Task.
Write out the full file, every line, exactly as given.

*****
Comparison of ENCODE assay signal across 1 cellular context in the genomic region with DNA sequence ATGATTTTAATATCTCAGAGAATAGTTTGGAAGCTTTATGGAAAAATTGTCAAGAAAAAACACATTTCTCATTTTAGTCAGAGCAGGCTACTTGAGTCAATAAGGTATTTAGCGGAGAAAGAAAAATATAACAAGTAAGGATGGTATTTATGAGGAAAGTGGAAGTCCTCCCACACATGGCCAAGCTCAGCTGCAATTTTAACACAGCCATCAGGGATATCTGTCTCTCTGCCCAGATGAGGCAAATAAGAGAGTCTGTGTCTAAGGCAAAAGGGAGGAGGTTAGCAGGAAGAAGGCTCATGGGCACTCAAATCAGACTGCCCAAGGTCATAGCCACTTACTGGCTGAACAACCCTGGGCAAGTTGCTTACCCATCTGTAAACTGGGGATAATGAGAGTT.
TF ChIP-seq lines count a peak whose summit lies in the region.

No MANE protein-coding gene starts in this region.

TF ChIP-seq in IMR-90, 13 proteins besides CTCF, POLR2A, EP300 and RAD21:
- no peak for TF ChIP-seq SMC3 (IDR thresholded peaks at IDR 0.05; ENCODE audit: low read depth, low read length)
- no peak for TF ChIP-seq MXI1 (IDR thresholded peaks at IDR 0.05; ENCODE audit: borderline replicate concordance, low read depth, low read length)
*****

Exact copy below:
Comparison of ENCODE assay signal across 1 cellular context in the genomic region with DNA sequence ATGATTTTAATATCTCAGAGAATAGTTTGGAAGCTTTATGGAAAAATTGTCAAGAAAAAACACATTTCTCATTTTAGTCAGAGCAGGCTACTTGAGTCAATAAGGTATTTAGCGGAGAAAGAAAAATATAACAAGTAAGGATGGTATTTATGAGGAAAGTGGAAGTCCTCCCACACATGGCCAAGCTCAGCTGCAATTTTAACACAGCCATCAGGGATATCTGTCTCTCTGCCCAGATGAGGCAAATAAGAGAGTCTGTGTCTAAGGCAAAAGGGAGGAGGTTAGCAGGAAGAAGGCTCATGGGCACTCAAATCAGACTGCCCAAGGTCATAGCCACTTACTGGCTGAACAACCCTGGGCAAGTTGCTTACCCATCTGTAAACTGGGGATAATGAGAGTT.
TF ChIP-seq lines count a peak whose summit lies in the region.

No MANE protein-coding gene starts in this region.

TF ChIP-seq in IMR-90, 13 proteins besides CTCF, POLR2A, EP300 and RAD21:
- no peak for TF ChIP-seq SMC3 (IDR thresholded peaks at IDR 0.05; ENCODE audit: low read depth, low read length)
- no peak for TF ChIP-seq MXI1 (IDR thresholded peaks at IDR 0.05; ENCODE audit: borderline replicate concordance, low read depth, low read length)